Whenever the subject of raising hourly pay to a livable level comes up in Los Angeles, you can expect two stalwart foes: The Chamber of Commerce and the Central City Association. They both represent business and they always argue that paying working people a wage they can live on will hurt business owners. I cannot recall a time they ever claimed anything else.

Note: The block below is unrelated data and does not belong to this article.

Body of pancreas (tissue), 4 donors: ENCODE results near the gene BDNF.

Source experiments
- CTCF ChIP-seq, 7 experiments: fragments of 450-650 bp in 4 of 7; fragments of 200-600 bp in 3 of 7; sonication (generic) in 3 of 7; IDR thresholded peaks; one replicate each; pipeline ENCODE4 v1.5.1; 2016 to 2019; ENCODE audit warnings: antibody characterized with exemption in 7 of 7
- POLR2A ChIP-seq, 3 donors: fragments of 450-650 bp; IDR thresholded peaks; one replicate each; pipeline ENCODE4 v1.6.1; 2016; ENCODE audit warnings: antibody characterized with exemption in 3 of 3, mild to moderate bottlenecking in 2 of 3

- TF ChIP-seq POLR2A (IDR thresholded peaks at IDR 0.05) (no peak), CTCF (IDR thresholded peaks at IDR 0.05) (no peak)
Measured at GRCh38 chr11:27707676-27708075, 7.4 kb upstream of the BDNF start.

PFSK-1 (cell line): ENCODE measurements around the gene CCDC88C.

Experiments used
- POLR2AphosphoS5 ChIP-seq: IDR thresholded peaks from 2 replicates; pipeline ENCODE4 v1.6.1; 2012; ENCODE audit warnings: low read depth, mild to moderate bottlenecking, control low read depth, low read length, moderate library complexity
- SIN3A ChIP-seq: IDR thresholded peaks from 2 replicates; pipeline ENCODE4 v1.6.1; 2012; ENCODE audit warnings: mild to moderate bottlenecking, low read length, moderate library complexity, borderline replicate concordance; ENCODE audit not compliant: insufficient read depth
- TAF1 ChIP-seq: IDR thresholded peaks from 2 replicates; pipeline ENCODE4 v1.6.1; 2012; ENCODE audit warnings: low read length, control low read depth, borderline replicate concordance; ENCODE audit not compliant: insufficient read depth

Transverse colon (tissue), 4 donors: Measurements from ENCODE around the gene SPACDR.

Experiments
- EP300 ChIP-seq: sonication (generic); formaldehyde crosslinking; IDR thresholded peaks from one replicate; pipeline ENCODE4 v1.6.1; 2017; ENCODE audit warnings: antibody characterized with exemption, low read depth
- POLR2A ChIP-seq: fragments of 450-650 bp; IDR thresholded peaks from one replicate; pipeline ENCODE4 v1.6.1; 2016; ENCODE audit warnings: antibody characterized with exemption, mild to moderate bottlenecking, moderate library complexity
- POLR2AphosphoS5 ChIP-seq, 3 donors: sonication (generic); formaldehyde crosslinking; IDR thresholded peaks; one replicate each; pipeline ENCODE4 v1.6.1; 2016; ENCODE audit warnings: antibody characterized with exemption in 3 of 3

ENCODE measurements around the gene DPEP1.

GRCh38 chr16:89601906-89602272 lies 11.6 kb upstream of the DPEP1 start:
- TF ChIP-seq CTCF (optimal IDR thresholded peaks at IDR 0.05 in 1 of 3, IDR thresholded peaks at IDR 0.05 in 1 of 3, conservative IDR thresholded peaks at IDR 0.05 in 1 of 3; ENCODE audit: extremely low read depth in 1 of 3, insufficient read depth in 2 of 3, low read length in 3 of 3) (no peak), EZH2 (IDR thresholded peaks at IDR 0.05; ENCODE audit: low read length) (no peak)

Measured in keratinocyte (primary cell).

But now a new voice from the business community has surveyed the field of low-wage work and come up with a conclusion quite opposite the Chamber’s and the Association’s. A member of the faculty at MIT’s Sloan School of Management (named after a former president of General Motors, no less) compared wages and company results among sales people and check-out clerks. These jobs happen to rank one and two in the number of employees in the country, and they are notorious for low pay, part-time hours and oppressive working environments.